Clouds obscured our eclipse on Monday. Our California setting would only have allowed us a crescent sun, had the clouds not been in the way. We missed out on a lot so I watched a friend’s video as it happened in Wyoming.
I listened to their joy
Like maybe the things one would feel during the birth of a child.
I choked up at their wonder as they yelled and whooped into the prairie;
seeing planets in the middle of the day, a sneak peek at the platter of stars you might only get to see on a February night.
In these times of immediate gratification and fast moving days where there’s not enough time, I was struck with a thought about this eclipse:
This one thing could not be fast-forwarded to get to the “good” part. The world was forced to wait months for the eclipse to happen on its own time.
It would not be rushed or slowed down and yet — -
in that space of a few minutes, the eclipse played a time trick on us and it was this: it fast-forwarded to give us a compressed dusk-night-dawn moment before our very eyes, as if to show that it alone had control over the cursor.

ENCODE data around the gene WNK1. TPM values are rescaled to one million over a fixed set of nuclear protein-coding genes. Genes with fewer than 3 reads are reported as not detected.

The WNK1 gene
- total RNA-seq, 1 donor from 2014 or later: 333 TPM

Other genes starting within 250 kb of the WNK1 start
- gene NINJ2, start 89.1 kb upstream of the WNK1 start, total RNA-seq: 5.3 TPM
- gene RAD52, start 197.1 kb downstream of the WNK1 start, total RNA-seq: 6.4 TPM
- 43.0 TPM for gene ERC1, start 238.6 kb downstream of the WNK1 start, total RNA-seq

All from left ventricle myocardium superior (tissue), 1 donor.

It gave us the magic of
a short night
and a long minute…
at the same time and in the same place of the sky.
Seeing how long it took the sun to reemerge shows me just how long a full minute is in a day;
how many hundreds of them we have in a day,
how many chances we get to choose what we want to do with our day.
All this as the darkness paused, telling everyone, “Shhhh. Listen. Think.”
We get no replay button.